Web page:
If you're starting to unpack Fountas & Pinnell Classroom™, here are some practical tips on organizing your classroom for each instructional context.
Interactive Read-Aloud: Interactive read-aloud takes place in the whole-class meeting area of your classroom. It is ideal to have a bright rug or natural barriers, such as bookshelves, to mark the area. Children sit on the floor, so arrange your chair and an easel to give all children an unobstructed view. As you finish with a book, you can move it to a bin in the classroom library or display it on the easel or bookshelves, offering children the opportunity to choose to read it independently. Keep interactive read-aloud lessons, books, and supplies in your resource area for easy access.
Shared Reading: As you arrange your classroom for shared reading, be sure to accommodate children so that every child can see the big book or chart. Store texts and tools nearby for easy access.
- large print books
- projected texts
- shared/interactive writing texts
- small copies of large texts
- easel plain pointer
- Wikki Stix®
- word cards
- highlighter tape
- magnetic letters
- whiteboard pocket chart
- word masks of various sizes markers
- correction tape and sticky notes computer and screen, or document camera, to project an image
Reading Minilessons: Many of your lessons on management, skills, strategies, and literary analysis will flow from observations you make during interactive read-aloud and conferring with children during independent reading. When organizing your classroom for reading minilessons, designate wall space near the meeting area to display anchor charts with principles that children are currently learning and applying.
Guided Reading: Your guided reading area is best located in an area of the classroom that accommodates a table large enough to seat 4-6 children and yourself. A kidney-shaped table is ideal. Arrange the table so you sit facing the children and classroom, allowing you to monitor the children working in independent work areas. Ideally the lessons and books are arranged by level on shelves behind your small-group table, allowing you to easily retrieve and return instructional materials.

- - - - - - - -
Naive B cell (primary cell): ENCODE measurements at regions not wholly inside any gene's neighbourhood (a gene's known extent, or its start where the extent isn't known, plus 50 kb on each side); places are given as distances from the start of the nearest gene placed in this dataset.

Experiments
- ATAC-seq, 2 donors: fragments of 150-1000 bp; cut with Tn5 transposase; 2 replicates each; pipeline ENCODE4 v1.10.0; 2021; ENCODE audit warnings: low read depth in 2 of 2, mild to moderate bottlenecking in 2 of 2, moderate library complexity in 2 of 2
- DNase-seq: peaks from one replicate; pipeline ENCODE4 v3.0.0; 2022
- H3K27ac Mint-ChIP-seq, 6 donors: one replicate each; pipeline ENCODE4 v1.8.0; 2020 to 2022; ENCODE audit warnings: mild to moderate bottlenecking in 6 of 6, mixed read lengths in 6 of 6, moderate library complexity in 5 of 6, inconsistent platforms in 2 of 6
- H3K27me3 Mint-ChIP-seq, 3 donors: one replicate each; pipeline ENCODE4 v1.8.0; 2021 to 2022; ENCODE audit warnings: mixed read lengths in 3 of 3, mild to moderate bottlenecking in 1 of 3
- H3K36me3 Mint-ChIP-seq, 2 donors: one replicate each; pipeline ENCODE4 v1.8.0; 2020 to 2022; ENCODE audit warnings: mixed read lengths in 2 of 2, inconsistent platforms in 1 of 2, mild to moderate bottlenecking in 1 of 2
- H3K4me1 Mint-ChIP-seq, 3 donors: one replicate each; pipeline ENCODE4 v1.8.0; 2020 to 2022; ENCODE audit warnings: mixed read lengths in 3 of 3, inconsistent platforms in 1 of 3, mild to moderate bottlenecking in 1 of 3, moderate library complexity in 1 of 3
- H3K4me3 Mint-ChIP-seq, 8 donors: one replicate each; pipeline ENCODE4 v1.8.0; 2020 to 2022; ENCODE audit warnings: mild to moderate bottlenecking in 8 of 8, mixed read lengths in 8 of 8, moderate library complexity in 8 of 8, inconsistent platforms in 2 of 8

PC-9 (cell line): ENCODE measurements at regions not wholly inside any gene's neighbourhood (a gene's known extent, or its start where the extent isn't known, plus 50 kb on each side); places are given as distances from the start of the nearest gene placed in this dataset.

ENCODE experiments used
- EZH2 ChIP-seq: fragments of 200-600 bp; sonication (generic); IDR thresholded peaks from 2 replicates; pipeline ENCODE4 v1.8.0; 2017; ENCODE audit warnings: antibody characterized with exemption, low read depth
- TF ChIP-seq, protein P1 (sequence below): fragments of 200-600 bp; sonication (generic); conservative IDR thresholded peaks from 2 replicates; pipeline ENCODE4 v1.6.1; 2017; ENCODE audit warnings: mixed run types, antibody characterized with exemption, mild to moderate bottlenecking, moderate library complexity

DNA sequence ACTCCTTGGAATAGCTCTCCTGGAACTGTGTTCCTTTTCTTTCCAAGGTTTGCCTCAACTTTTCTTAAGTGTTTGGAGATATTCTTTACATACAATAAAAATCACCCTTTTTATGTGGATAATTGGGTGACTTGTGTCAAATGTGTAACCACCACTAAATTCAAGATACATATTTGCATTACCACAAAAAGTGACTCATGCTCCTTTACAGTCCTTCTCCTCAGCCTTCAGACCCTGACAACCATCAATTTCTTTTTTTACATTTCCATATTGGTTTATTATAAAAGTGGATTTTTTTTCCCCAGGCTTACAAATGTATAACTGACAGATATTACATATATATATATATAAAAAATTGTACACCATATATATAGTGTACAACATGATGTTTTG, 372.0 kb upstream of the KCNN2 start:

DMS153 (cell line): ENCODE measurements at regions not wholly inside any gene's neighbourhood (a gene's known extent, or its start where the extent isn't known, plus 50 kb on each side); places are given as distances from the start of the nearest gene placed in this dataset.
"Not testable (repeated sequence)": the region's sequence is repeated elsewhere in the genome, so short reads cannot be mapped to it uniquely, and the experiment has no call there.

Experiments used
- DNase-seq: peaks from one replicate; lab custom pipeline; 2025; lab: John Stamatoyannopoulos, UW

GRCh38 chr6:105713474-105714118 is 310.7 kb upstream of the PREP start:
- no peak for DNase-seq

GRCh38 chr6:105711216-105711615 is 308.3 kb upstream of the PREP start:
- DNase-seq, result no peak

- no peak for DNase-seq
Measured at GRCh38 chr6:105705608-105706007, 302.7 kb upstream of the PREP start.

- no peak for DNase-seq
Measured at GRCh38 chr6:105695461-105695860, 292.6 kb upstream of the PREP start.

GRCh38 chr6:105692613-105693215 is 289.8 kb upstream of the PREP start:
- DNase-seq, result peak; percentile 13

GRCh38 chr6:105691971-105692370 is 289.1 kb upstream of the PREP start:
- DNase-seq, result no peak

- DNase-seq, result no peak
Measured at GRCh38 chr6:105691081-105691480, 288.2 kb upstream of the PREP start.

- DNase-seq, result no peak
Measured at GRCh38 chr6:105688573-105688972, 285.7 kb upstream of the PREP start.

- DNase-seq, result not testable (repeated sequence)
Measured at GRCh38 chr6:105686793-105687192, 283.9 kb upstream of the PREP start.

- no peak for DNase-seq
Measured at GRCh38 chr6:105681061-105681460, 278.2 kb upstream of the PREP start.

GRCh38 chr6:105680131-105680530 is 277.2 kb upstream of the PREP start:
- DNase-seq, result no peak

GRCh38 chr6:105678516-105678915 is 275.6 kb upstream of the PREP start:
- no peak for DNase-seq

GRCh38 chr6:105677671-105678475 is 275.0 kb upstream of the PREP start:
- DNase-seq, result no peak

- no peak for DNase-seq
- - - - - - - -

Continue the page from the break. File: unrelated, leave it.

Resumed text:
Phonics, Spelling, and Word Study: When you present phonics and word study lessons, you will need a pocket chart; picture, letter, and word cards; and chart paper. Store your lesson folders, Sing a Song of Poetry, and Ready Resources in your resource area to streamline planning and the gathering of materials. For more tips on organizing PWS, refer to this Phonics, Spelling, and Word Study System Unpacking Document.
Independent Reading: Choose a place in your classroom to create a classroom library. Shelves that accommodate book bins are ideal, with bins organized by genre topic, author, and interest for easy access and browsing by children. Organize the conferring cards in your resource area, so that you can quickly pull the appropriate cards to support your conferences with readers.
Book Clubs: Book clubs can take place anywhere in your classroom where there is room for small groups of children to sit, either in a circle of chairs or in a circle on the floor, and discuss books together. Designate a shelf in your resource area where you can store the books and discussion cards together for easy access.
From the Fountas & Pinnell Classroom™ System Guide by Irene C. Fountas and Gay Su Pinnell. Copyright (c) 2018 by Irene C. Fountas and Gay Su Pinnell. Published by Heinemann.